"Brewhouse Hill began to be developed about nineteen nineteen; Barton House was the brewhouse and belonged to Lattimores who had pubs all round the neighbourhood. Percy Smith's brother was drayman for Lattimores - Smith the blacksmith - (there were any amount of blacksmiths about then) the one whose father was the wheelwright on Brewhouse Hill, next to Georgie Nash's smithy. And Charlie Collins' corner shop was an oil shop and was burnt to the ground; I'll never forget that night. I'd walked home from Harpenden, back to Necton Road, a bit further down from this house we're in now - that was my father's house, the one we were brought up in - it was a beautiful night: sky clear and stars shining, twelve o'clock at night. All too perfect. I came in and had a bit of supper and sat down for a minute, and my mother called out from her bedroom: 'Look at the window, isn't that a fire?' I got up and looked out and saw the red glow; I started to run and I ran down to the Fire Engine to get her out. That was the last of the Oil shop - Wootton's that was. But he still went on going round the houses with paraffin oil on a cart.

"About the Fire Engine. This one, the first we had, we called the old Manual, and it used to stand outside the Bull near the river. It was a hand-pump with a suction pipe into the water; it threw the water up better than any pump today. A dozen men each side, anyone would help to take a turn - there was a different spirit then, a village fire was everyone's fire: we've had a Fire Brigade here for over a hundred years. We kept the old Manual in use till nineteen twenty, then we knew a better fire-fighting machine was needed and the Merryweather was got - a steamer, with two horses. Usually it was the two horses from Place Farm, next the river, but anybody's horses could be commandeered. If there was a fire the men used to run and get a horse out of a field and put it in the shafts of the engine and trot off to the fire; and then they'd stand each side of the Meryweather and pump. 'Joyce' we called her, but she really wasn't fast enough, with the horses, so we had her mounted on a chassis and a motor attached: she was re-christened 'Angela' (after Lady Brocket who came and inaugurated her) and Angela did a wonderful job of work.

"Bought out of Parish Accounts she was. And talking of accounts I'll show you this piece of old paper thet I keep in my wallet to show people - here, it is a demand note, dated nineteen nineteen, St Albans Union, Parish of Wheathampstead which says: 'For relief of Poor - 1/6, R.R.C. 7/0 (that was for Surveyors), County Council = 2/10, Parish Council = -/-0d. And that was the rating for that date for every ratepayer!

"Things have changed since then; all our street lighting was paraffin oil, lit by the lamplighter with a ladder and put out at eleven o'clock - opposite Mrs Beard's there is still the old lamp-post with the arm for resting the ladder on. The Gas came about nineteen nineteen at the time of the first World War; electric came about nineteen thirty. I would say we were better lit, or just as well lit, in the old days with paraffin lamps. Would I want to go back to those days? I don't know; the Missus and I have always been independent in what we thought, and we've seen a good deal.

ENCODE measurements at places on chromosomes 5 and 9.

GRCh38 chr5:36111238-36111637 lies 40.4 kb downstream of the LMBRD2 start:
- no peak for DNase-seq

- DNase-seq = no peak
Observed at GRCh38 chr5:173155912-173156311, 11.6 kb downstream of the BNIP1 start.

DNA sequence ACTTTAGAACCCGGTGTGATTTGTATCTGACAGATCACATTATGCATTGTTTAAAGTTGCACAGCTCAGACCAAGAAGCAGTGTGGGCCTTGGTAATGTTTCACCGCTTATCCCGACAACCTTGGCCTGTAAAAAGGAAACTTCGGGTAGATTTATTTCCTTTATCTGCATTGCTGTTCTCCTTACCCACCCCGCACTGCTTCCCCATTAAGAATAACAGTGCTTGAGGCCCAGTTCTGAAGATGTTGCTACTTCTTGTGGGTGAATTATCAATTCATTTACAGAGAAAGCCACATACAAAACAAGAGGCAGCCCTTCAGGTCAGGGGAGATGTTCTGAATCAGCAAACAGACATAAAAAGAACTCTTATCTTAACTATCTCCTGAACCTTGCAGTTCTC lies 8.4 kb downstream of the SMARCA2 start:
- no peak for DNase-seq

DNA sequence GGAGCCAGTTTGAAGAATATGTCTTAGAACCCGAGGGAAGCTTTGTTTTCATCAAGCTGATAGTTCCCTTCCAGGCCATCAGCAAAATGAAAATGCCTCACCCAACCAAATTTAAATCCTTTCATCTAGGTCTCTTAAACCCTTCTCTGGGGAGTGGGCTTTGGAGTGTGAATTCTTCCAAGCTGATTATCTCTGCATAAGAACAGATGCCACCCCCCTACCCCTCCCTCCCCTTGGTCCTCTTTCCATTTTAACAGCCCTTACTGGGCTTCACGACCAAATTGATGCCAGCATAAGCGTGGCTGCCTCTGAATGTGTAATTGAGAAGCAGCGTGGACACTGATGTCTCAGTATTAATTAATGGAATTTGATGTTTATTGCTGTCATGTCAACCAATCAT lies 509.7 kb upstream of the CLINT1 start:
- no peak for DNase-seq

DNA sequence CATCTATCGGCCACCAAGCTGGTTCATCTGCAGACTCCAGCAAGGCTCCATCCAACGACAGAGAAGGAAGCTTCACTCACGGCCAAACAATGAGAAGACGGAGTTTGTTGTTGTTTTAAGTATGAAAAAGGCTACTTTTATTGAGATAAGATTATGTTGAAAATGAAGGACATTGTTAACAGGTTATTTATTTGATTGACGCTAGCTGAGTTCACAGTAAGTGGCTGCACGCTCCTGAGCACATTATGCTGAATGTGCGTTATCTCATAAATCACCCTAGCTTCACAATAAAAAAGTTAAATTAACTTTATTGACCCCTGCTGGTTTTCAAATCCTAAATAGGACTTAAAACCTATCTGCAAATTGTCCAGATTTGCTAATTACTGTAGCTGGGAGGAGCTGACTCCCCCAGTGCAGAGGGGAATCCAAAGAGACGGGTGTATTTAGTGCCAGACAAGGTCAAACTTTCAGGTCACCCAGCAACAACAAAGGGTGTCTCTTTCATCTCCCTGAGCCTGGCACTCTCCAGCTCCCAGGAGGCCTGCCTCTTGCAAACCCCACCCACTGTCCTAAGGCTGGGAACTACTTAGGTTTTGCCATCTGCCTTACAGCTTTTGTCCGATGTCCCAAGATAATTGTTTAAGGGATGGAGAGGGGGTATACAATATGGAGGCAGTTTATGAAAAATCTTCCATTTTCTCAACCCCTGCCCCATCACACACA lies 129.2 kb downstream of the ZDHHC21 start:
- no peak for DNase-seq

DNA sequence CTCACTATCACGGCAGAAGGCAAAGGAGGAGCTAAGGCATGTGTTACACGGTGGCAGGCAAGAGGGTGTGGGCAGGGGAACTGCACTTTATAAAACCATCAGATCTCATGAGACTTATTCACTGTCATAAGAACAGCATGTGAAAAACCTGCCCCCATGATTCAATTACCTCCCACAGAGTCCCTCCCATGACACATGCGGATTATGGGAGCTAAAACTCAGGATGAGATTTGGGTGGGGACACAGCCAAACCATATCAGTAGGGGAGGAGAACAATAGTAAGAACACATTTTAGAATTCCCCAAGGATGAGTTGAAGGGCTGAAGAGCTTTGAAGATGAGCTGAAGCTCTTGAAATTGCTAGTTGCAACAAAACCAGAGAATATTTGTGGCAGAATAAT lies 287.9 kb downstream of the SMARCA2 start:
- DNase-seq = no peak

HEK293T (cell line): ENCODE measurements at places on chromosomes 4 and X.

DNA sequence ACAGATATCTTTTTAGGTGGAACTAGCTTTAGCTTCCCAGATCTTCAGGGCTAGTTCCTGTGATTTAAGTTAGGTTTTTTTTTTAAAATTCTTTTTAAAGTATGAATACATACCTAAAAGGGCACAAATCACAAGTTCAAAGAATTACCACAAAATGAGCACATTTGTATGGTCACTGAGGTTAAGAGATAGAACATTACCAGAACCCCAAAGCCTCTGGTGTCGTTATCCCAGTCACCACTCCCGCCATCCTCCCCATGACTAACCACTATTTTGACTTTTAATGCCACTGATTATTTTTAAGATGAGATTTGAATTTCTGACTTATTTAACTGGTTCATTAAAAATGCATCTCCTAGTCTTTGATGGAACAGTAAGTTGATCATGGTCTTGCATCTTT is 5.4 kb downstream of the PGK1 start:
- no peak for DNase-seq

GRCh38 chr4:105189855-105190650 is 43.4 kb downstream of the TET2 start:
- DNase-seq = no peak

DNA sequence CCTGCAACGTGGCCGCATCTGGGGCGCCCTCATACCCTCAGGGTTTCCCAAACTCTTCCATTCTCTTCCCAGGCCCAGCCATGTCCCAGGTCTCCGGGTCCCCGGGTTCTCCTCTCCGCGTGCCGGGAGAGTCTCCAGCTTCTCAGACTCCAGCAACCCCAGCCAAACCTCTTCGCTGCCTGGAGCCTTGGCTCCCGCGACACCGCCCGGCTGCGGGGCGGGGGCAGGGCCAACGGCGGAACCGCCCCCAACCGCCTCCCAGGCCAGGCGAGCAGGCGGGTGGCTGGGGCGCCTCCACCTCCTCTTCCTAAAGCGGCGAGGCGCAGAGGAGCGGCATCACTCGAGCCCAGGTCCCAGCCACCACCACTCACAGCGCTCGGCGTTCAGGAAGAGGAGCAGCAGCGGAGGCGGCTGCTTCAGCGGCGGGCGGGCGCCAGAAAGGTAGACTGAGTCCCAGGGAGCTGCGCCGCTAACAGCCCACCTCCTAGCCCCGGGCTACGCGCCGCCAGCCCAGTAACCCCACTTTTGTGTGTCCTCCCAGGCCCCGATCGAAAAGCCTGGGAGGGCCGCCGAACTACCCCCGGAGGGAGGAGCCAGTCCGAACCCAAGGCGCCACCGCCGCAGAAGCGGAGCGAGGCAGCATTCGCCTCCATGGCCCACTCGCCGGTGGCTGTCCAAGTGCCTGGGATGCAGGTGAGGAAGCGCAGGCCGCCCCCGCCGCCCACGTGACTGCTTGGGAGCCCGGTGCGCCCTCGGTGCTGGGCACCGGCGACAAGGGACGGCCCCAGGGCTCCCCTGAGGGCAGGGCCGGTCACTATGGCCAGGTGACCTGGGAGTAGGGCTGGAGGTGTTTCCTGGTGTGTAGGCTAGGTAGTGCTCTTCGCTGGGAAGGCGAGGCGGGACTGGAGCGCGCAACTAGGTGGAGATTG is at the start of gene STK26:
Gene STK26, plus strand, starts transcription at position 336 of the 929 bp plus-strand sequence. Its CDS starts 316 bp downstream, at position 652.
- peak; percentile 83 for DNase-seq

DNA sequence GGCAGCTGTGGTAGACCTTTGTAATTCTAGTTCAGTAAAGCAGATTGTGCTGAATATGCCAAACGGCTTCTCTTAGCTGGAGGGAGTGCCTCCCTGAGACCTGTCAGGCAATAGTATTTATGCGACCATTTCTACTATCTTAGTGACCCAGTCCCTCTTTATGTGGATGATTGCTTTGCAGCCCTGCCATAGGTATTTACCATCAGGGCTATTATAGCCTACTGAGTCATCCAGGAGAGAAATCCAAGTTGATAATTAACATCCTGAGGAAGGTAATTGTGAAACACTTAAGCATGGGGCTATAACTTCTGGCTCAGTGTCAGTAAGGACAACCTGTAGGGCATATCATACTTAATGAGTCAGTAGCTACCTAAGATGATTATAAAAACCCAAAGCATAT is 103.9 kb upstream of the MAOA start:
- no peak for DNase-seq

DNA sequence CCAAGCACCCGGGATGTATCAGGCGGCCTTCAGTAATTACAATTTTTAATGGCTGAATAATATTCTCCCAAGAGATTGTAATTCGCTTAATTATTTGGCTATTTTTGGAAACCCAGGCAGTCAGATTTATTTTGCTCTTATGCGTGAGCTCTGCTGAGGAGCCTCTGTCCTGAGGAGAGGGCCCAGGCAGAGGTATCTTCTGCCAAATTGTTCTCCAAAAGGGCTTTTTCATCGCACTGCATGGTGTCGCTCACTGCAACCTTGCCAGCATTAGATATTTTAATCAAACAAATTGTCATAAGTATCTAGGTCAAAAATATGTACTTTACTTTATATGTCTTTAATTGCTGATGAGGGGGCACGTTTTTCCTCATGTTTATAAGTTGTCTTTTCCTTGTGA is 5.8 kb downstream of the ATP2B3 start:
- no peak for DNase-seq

"That winter of eighteen ninety four - Russell of Town Farm (before Chennells) used to send hay and straw up to London by road, and the loads came back with soot, or manure from the stables in the London mewses and it was spread on the fields where those Marford council houses stand. Being soft and the ground under it hard with frost, it got covered with little birds settling on it and the men used bat-folding nets to catch them for bird-pie. The posts are still standing along there where the carts and wagons used to turn round. In the same winter Peter Reed's dray and horses turned right over into the snow drift at Dirty Bottom corner on the Hatfield road and the whole lot of them were killed. (And the old man Floyd who lived back of the Nelson - him being a temperance man! - used to shout out when he saw that dray 'Here comes that ragged man's cart'). That was a winter alright; it was the time the Cavans had terraces made at the House out of gravel from the gravel pits and paid 2/6 a day to those who liked to do it: and Mounstephens over at Brocket had men to sweep the ice for skating - 2/6 a day, to keep the wolf from the door. And people waiting at soup-kitchens with tickets from the Rector - old Canon Davys - but I doubt you got a ticket if you didn't appear in Church on a Sunday!. I said to myself then 'My children shall not have to go through this kind of thing'. And then there was a wrong spirit in the New Rich, something quite different; with the old Gentry you could talk to them man-to-man, but you couldn't with these others.

"The first sewer was laid eighty-five years ago and is still in service, down the main street starting from Sunny Cottage up there by the station, and going along the High Street and down East Lane to the sewerage beds. Old Mr George Wren used to pump the sewerage with his horse walking round with a long-arm pump, twice a day; it was pumped into trenches - 'open irrigation' it was called: then he'd let his horse free 'you go home' he'd say and the horse would go off by itself, back to Necton Road.